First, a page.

In an election year when the remaking of society, but also the remaking of the human family, is easily on the minds of people not just in the United States, but all across the world, La Siguanaba is right on time, beckoning to readers to reflect seriously on just where it all came from, or how things got so ‘nasty.’

It’s also true that as a cis-gender Salvadoran American man, Ertll’s writing can never fully capture the true experiences of Latinas, Afro-Latinas, and Indigenous muxeres all across El Salvador and throughout the American continent, but that Ertll can make an attempt at it. In a world where less than 5% of characters reflect a people whose contributions to this economy and our whole way of life are much larger, that attempt is important. The L.A. Storyteller therefore pays heed, and is proud to recommend this book to lovers of letters in Los Angeles, especially those of Brown skin with Spanish surnames. Find and purchase LA SIGUANABA and the Magical Loroco, and inform your attempt at challenging this status quo, too.

J.T.

Five Times David Foster Wallace’s Infinite Jest FAILS

(Pandemic in Los Angeles: Day 15)

In an effort to write about something other than the Coronavirus for a moment, even if it’s just one moment, I’m now on page 592 of David Foster Wallace’s Infinite Jest. This means I’ve got just a little less than 400 pages to go before completing the late author’s famous magnum opus. If I can keep up with my reading schedule, I should spend no more than two weeks from today finishing the legendary novel.

David Foster Wallace was a brilliant writer and thinker whose non-fiction I really enjoyed before his fiction, but I’ve actually got quite a few issues with Infinite Jest. The vast majority of reviews hail the work as pure genius, but today it’s clear that such reviews are of a different time, and mostly written by white generation X-ers like Mr. Wallace himself. This makes it so that as a millennial Latinx blogger from Los Angeles, I’ve got a different take to share. So here are Five Times David Foster Wallace’s Infinite Jest FAILS:

1. When the book is highly unreadable. Sure, the epiphanous literary oases that make up each “chapter” (or Sierpinski triangle) of the novel read musically for book-worms or lovers of Dead Poets Society everywhere, but at some point they tend to muddle the author’s point more than clarifying it, and this is not helped by the author’s titanic footnote excavations or “side-explanations.” As a result, it takes nearly 400 pages into the novel to get a firm sense of who’s who and just where the characters of Infinite Jest may be going. And I get it. Wallace wanted to challenge his readers in a critical way, demanding their full and undivided attention during what he rightly saw as an era of mass distraction. He was prescient for seeing how reductive and repetitive American pop culture was becoming in its numbing of attention spans everywhere, but how much did he really need to pontificate about aerodynamic theories as divulged at elite institutions like his book’s Enfield Tennis Academy’s? In 2005, during Wallace’s famous speech at Kenyon College, at one point during his lecture the author skips through his own lengthy descriptions, saying “etc, etc., [I’m] cutting stuff out because it’s a long ceremony.” At many moments throughout Infinite Jest, it feels exactly like one of those “long ceremonies” that could use some cutting out.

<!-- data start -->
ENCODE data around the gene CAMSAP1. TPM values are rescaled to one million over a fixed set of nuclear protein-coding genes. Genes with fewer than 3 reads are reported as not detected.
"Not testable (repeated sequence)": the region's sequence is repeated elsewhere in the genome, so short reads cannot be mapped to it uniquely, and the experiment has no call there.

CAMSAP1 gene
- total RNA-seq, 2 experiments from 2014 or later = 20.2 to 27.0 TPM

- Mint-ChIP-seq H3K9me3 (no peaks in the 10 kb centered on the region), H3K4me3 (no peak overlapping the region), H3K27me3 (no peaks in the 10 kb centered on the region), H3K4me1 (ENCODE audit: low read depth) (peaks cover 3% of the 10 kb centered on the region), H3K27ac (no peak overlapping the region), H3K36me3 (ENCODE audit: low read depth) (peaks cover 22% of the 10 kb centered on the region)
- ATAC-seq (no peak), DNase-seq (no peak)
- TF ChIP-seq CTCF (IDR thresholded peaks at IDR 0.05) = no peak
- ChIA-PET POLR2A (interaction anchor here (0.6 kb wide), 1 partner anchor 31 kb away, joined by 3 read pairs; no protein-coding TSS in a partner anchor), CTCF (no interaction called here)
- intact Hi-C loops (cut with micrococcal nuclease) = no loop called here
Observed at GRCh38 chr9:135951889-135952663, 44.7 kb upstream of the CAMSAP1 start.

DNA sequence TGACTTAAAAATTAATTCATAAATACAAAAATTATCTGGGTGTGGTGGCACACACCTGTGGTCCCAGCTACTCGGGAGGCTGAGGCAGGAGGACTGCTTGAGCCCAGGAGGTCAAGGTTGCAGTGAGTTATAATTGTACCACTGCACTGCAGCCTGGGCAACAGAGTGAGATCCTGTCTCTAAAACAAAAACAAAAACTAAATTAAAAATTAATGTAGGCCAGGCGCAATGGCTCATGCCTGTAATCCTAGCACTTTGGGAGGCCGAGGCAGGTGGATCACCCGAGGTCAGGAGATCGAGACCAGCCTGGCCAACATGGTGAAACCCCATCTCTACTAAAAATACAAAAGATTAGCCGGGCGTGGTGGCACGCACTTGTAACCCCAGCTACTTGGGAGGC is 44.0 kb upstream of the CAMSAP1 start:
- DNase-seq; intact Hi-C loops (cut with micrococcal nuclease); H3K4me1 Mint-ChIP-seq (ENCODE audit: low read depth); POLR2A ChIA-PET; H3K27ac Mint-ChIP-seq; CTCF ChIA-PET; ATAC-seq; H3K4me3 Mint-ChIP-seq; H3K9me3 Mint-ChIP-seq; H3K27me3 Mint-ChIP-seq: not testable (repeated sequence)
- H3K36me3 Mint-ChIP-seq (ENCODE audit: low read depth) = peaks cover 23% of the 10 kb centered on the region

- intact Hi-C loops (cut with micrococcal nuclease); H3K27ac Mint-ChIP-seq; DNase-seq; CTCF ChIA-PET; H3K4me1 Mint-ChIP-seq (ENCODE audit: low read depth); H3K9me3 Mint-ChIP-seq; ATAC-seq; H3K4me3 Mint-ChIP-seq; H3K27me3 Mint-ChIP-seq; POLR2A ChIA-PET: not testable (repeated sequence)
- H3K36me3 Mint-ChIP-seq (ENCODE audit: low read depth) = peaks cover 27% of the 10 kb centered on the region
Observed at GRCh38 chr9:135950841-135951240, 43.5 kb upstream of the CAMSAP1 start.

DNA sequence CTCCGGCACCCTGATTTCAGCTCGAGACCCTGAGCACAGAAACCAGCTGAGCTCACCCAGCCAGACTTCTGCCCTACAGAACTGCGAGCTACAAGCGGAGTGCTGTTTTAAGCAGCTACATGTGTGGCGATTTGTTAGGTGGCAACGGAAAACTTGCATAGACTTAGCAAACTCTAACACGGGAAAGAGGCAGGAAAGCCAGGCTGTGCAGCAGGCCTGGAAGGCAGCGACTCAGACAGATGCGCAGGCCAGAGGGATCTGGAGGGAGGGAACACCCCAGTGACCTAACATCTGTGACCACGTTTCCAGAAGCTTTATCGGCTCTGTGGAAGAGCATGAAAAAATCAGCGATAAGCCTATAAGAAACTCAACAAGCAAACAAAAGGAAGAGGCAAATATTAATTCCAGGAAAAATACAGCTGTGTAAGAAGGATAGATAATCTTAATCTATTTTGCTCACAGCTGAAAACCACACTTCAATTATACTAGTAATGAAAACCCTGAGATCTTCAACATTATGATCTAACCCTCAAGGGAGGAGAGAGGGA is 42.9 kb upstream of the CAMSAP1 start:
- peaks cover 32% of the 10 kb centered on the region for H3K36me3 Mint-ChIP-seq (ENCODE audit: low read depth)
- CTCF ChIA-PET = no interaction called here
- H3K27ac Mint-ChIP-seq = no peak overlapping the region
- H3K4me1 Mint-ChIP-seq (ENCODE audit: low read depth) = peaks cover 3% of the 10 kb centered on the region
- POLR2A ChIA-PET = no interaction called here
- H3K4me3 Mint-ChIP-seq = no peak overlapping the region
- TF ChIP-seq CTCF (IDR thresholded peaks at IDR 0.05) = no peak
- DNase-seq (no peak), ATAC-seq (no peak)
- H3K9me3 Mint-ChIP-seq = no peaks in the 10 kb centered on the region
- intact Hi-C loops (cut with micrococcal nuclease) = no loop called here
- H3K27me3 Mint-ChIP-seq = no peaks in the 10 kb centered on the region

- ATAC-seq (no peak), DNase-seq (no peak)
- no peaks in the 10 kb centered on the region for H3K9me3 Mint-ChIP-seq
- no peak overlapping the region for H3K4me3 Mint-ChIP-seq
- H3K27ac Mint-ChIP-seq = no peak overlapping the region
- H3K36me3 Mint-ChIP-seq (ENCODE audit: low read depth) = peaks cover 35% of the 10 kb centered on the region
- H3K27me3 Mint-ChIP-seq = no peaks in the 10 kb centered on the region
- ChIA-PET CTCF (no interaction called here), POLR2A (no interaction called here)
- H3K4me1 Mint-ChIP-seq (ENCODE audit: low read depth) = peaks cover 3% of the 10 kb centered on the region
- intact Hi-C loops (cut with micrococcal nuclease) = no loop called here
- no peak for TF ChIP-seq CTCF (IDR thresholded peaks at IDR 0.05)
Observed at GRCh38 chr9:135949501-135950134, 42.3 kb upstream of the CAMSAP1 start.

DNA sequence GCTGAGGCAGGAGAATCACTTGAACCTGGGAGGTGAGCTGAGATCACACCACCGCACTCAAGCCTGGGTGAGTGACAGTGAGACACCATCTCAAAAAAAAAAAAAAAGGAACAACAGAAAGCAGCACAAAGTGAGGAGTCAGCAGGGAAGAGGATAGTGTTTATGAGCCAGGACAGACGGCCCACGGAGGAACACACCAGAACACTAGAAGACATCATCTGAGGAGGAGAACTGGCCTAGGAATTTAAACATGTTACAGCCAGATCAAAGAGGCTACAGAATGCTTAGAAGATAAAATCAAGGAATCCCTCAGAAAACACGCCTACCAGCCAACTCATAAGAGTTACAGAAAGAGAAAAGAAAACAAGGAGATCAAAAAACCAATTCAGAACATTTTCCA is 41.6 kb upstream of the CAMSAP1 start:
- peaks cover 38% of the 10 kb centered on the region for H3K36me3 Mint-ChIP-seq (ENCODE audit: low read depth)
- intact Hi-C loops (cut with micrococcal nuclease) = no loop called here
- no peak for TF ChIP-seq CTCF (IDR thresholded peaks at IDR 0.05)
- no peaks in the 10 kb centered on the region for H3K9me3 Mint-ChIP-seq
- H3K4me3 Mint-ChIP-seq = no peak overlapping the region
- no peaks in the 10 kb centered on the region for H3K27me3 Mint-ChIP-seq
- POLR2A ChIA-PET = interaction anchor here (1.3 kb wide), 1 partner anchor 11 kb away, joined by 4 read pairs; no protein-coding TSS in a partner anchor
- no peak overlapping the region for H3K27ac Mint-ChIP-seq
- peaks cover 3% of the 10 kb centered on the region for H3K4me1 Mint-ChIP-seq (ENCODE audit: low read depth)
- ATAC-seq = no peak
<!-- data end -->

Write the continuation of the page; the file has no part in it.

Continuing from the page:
2. When the book is totally White and from the Mid-West, meaning that yes, it frequently enjoys throwing racist jabs at minorities. The year was 1996. Nirvana and MTV ruled the billboards, ratings, and t-shirts. Black superstars were either “latchkey” kids from New York or South Central L.A., while “Latinos” were basically Mexicans “randomly” spread throughout the states (according to the dominant pop culture). Infinite Jest, despite frequently being called “ahead of its time,” offers virtually no alternative reading of these groups’ contributions to American culture, instead relying on stereotypes like “n-words and spics,” as much as any other cheap film during America’s beloved 90s era. But ask these types of groups today if treating their culture as such was as grossly reductive then as it is today, and yeah, it was grossly reductive then too, and only stands out more now.

3. When the book treats women in its plot really, really badly. In 2020, three years after the rise of the #metoo movement–and despite nationalist white guys in tandem insisting otherwise–treating women in pop culture as objects serving mostly for men’s barbarities is by and large fundamentally unacceptable, worthy of the utmost scrutiny. As with the part about minimizing Black and Latino characters in its story, this is another area where Infinite Jest was actually not only NOT “ahead of its time,” but waaaaay privileged and condescending. This also demonstrates the first point about the writing “going on and on” in a way that’s not only unnecessary, but downright obnoxious. A case in point, in one sequence of Infinite Jest, Wallace describes an abortion for one of the many side-characters in truly harrowing detail, presumably to give us “an example” of his Ennet [Rehab] House’s many dysfunctional characters. But what purpose does the detail serve? Is it supposed to be like gore in a horror flick? It comes off as indulgent. Moreover, the fact that treatment of women throughout the novel in this way is almost never discussed in the vast majority of the book’s reviews also speaks to the “trade-offs” overlooked when reviewers praised Wallace’s literary genius.